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Discussion Starter #1
does anyone have any idea what it would take to make a 5 speed insight compatible with the CLean Fuel regulations? i.e. to have it run on another source of fuel other than gas?

what is required? how much would it cost? how reliable would it be? that kind of stuff
 

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Who's regulations?

Where?

Link please!

A 5 spd Insight meets federal emission standards for LEV (Low Emission Vehicle)

A CVT meets a slightly stricter standard of ULEV (Ultra ...)

A 5 spd using low sulphur fuel (reportedly Amoco premium) can also achieve ULEV.

AFAIK the "other" "_"_"EV (you fill in the blanks, there are a couple) "ratings" have to do with how long the vehicle must meet the standard. Not an "improved" rating as in lower emission values.


ZEV (Zero Emission Vehicle) means a 100% electric vehicle. The only off-the-shelf options use heavy lead acid batteries and your range will be in the 50-60 mile neighborhood. Probably do-able for the $10,000 (conversion only, you supply the car) price range. AFAIK there are no off-the-shelf NiMH or "better" hi-tech battery options. Expect to pay really BIG $ for any of these batteries alone.

CNG, LNG ( Compressed or liquefied Natural Gas) or Propane are much "cleaner" fuels but conversion is expensive and would be a custom job on an Insight. With all the "problems, limitations, and expenses that go along with it.
 

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I thought the 5 speed was ULEV and the cvt was SULEV. Anyway, it'd probably be a pain to get the Insight to run on anything else. A few people have hinted at converting it into a full electric once the ICE dies but running it on any other fuel is probably not possible on the current engine.
 

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You are right kapps. Got my U's, V's & S's mixed up in another thread too!

EPA rates the Insight as LEV.

CARB (California Air Resources Board) rates it as ULEV , which may only be a CA and cooperating states rating.

Since my Insight is only a 5spd my window sticker doesn't say what a CVT is rated, but SULEV sounds right for a CARB cooperating state.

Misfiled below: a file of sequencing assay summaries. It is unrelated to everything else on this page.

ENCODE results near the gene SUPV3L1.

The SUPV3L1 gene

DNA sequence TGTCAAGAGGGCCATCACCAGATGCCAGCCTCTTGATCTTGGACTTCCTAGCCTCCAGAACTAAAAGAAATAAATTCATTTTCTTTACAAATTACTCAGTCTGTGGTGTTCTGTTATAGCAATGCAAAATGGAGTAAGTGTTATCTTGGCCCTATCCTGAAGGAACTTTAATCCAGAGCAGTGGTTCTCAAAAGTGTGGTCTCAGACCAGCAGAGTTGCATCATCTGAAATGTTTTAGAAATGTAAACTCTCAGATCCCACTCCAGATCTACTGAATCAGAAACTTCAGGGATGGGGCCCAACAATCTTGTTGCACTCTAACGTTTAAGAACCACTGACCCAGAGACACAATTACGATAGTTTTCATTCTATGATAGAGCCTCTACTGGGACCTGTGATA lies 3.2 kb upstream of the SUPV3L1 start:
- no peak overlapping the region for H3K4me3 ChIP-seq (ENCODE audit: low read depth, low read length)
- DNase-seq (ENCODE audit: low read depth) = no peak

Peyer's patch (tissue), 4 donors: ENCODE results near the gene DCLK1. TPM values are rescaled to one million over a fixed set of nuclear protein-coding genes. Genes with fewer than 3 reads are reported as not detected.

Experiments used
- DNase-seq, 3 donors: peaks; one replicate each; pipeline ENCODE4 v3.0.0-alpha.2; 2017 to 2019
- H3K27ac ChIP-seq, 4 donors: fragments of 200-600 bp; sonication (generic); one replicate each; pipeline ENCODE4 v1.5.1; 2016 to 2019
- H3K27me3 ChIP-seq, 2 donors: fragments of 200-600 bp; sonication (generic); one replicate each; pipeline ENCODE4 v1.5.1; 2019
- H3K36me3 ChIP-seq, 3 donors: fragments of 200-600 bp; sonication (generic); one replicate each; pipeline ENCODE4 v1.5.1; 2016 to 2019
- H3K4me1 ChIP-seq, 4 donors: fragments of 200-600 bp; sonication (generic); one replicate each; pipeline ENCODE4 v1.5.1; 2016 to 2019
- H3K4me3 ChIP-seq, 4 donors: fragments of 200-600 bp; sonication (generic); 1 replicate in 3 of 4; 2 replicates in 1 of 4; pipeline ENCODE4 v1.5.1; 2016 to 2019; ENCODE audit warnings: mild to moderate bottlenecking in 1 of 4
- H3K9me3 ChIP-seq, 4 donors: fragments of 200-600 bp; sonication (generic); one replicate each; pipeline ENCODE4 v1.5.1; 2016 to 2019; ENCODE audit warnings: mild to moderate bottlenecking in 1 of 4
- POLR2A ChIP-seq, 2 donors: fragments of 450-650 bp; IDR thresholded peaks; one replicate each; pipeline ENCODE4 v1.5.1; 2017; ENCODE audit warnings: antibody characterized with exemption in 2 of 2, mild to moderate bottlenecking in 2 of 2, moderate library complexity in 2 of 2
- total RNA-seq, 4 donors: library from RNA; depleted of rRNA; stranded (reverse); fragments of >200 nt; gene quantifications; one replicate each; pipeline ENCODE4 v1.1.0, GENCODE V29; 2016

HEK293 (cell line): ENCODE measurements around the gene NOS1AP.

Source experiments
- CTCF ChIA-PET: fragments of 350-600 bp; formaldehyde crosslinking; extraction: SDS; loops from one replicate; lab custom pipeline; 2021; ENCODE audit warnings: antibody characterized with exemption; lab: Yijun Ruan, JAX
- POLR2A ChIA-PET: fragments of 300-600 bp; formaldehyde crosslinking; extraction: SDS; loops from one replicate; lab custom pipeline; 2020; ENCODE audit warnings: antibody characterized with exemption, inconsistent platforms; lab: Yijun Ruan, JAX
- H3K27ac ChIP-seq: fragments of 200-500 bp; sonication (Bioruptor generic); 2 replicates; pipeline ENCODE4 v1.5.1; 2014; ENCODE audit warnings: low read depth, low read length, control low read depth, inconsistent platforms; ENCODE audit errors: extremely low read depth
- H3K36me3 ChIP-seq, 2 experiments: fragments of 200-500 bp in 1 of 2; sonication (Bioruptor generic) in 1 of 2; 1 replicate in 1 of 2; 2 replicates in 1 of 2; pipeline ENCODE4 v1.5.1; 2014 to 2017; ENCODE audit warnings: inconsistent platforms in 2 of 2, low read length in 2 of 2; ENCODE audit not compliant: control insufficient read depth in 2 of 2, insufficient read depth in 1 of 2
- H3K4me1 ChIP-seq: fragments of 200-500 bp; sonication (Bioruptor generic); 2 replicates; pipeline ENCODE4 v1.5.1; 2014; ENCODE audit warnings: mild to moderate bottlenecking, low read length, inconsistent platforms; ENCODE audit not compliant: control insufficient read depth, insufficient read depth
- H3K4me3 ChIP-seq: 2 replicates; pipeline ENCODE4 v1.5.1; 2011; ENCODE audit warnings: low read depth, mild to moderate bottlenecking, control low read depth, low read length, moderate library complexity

Thanks for the correction! :)
 

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What about alcohol fuel? I don't know if that would be feasable at all. I know that older cars (muscle cars) can be converted to burn alcohol without many changes (fuel pump, regulator, carb, intake, and some seals) but I can't say if it would be straightforward or even feasable on an engine like the Insight's.
 

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In theory it could be done to switch an Insight to run a different fuel, but the problem is it would require a reverse engineering of the engine control computer and probably different injectors. There are places that specialize in conversions of this nature, but no one has really done anything with the Insight ecu. Not to meniton that you would void any warranty you have on related components. Also there's the downside that you would have higher fuel consumption with any other fuel as most of the alternatives (E85, Propane, CNG) all have fewer energy units per volume unit.

Now if I remember right someone has posted here before about letting a little natural gas in to the air intake to the point where it used very little gasoline.

If you did want a true alternative fuel car your probably better off getting a factory Civic GX, which would be under warranty and everything (if you bought new or slightly used). They have plans to sell the Civic GX soon combined with an at home refueling station which you hook up to your natural gas line and plug it in, it will fill your tank overnight.
 

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Rick said:
They have plans to sell the Civic GX soon combined with an at home refueling station which you hook up to your natural gas line and plug it in, it will fill your tank overnight.
Wouldn't that be cool! As long as you never have to take the car on trips beyond a round-trip range of your home, you could in theory buy the GX and never go to a gas station for the whole time you own the vehicle!
 

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I have a Civic GX - nice car, but the home refueler will cost $3500 - and the cost of the gas + electricity to run the pump doesn't really save any money over the fast fill pumps.
 

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Seth Dallob said:
I have a Civic GX - nice car, but the home refueler will cost $3500 - and the cost of the gas + electricity to run the pump doesn't really save any money over the fast fill pumps.
I could be wrong, but I think they've teamed up with a home refueling station maker to offer the car and compressor kit for only $1,000 more. I know it probably doesn't work out in the long run, but I think to some it's well worth the cost to never have to go to a gas station again.

And then granted the CNG infrastructure isn't there you do still have the option of the commercial 5 minute fast fill as well.
 

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I have been running CNG vehicles for the past 7 years at work with no problems. we use the Fuel Maker unti which is the same unit to be offered i nthe package deal it is a reliable unit but does have toi be serviced every 1600 running hours IE: compressor replaced at a cost of about $350.00. so it would be a break even proposition in the long run and the fuel consumption is a significant difference. Main advantage in california is the clean fuel tax break you recieve and the refund of road taxes for the clean fuel. Plus the lower cost of the CNG. But it is a very clean burning fuel.
 
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